As Patrice wrote in her blog, today is four months to the day since we typed vows to each other on a knoll at our beach house, with our friends as witnesses. We had already been partners for two and a half weeks, but we considered that the engagement. When we stood up and made a public declaration, that was our marriage.

Not only are we still married. We still love each other, more deeply than ever. We're still in love with each other, which surprises and delights us. We still enjoy each other's company, make each other laugh, and comfort each other when things aren't going well. We give each other space to grow. And we still have a very hot time when we are alone together, nudge nudge, wink wink.

Four months and going strong doesn't just happen. I've written before, as have others, about how easy it is to have misunderstandings in Second Life. There are no nonverbal cues, except perhaps some crude manually operated animations. There aren't really even any verbal cues, because you can't hear the other person speak. We type to each other, including as much expression of feeling as we can. But we can't actually touch. We can't hold each other when one of us is feeling bad. And in the end, one person might go offline, from frustration or depression or just sheer exhaustion, leaving the other to wonder just what went wrong.

Patrice and I have learned a lot in the five months we've known each other. We used to have more drama. I was responsible for a fair amount of it. I swear, I'm not into drama, but SL does sometimes bring it out. Some people love drama in their lives, in First Life as well as Second. Hey, if that's what you like, have fun. Patrice and I have tried to avoid it. We're not dull. We just try not to turn little things into big things or let minor matters escalate out of control.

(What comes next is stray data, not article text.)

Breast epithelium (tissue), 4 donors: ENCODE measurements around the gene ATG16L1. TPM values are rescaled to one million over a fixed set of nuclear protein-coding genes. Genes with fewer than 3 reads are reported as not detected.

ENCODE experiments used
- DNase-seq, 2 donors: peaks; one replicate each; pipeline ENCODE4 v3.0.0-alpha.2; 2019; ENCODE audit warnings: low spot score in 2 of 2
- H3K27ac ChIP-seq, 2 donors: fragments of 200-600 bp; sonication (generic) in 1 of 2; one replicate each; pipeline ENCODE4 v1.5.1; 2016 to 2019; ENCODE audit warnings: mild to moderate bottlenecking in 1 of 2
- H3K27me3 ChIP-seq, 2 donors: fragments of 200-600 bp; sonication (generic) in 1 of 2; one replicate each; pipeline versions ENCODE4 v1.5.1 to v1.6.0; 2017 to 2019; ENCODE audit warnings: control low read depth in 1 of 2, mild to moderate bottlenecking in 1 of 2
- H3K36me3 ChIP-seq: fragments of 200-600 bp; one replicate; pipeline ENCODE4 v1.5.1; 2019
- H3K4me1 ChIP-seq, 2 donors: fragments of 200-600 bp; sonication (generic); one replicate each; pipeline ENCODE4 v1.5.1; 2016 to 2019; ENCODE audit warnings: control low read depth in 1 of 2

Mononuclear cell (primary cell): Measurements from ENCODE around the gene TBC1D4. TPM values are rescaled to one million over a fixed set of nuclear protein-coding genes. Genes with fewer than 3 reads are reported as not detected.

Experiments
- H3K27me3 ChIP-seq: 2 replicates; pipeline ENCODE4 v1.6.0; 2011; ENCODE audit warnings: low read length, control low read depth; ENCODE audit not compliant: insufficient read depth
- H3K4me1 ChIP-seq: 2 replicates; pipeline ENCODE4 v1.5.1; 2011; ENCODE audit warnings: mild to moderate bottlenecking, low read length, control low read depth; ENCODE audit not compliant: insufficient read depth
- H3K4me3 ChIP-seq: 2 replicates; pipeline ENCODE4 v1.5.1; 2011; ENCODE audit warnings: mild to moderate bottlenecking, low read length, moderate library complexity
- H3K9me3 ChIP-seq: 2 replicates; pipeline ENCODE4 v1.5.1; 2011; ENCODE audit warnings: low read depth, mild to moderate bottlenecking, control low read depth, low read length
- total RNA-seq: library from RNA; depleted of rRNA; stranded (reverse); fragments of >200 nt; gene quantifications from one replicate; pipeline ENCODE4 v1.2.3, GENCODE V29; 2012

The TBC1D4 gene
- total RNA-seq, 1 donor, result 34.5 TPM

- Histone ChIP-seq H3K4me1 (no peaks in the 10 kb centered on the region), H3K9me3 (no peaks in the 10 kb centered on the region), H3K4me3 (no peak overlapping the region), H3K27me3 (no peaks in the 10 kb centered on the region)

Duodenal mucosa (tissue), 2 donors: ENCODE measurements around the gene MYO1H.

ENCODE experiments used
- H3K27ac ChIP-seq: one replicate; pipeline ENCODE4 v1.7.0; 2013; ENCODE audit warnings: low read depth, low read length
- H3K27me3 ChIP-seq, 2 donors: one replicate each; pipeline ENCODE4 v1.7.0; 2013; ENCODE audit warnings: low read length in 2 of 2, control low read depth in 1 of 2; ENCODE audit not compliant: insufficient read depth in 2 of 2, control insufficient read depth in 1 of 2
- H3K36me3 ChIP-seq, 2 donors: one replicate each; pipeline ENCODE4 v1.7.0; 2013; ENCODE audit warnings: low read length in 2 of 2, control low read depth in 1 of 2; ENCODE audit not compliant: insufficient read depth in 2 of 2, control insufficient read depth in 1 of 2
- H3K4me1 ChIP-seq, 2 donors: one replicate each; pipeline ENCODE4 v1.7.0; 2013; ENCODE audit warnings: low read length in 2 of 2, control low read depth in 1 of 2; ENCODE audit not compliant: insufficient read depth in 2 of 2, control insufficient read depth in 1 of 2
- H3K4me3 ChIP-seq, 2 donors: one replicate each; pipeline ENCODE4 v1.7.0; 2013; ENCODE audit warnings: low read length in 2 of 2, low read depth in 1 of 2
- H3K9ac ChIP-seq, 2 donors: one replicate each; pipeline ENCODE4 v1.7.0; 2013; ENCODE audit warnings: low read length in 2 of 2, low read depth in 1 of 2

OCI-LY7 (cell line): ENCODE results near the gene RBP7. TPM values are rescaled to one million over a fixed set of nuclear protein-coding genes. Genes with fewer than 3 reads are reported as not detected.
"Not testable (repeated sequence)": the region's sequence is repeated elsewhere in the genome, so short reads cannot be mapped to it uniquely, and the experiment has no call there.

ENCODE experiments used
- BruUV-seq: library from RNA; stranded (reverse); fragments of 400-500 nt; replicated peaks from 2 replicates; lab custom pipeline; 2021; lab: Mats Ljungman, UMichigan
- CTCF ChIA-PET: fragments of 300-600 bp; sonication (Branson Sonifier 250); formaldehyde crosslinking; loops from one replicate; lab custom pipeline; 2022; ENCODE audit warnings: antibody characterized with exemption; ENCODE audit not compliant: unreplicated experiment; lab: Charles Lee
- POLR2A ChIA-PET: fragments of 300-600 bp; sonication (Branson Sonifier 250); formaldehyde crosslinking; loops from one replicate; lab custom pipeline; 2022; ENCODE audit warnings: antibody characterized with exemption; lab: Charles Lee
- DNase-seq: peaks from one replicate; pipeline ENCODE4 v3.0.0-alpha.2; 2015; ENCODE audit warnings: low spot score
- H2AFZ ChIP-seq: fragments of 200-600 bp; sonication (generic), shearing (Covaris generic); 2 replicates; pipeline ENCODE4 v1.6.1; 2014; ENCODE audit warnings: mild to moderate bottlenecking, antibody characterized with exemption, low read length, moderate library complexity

Mainly, we talk. We talk about everything. We talk through differences and difficulties. Again, that's really no different than in FL. I'm sure thousands of articles have been written about the importance of communication in a relationship. And when one of us needs silence, we do that too, which requires trust. Sure, sometimes our communication breaks down. Our virtualness is human and we fail. But mostly we work things out by talking, by not cutting the other person off, and by being open to each other. We like how it works.

Sunday, February 11, 2007

Veronique Lalonde has left this session

What would a blog be without some bitching from time to time? We can't let Prokofy Neva have all the fun!

Bitching, in this case, about a phenomenon that has become known as IM spam. This starts with group announcements in IM and gets worse when announcements turn into chat and when people use group IM to ask for various kinds of help.

I realize that running a business in Second Life is no picnic. Clubs, especially, compete head to head, sometimes for the same audience. I can sort of understand when club owners think that the announcement they sent via the normal group notice channel isn't enough, and they feel they have to follow up with a group IM announcement as well. I'm not crazy about it, but I want clubs to succeed, at least ones that I like. I have to say, though, that yes, I did see the notice, and I even know how to go back and find the announcement and its landmark.

Unfortunately, it seems to be impossible to prevent use of group IM by anyone who happens to be a member of the group. By convention, group IMs are used only by group owners and their designees. Some groups are fairly good about this. I belong to the Coconut Ice Fan Club (love the special offers), and if someone tries to use the group IM for chatting, the person is quickly informed, either by the owner or even by another group member, that group IM is for announcements only. In my experience, people have been cooperative. Some groups even have a policy that use of group IM in this way will result in expulsion from the group. I'm seeing that less and less.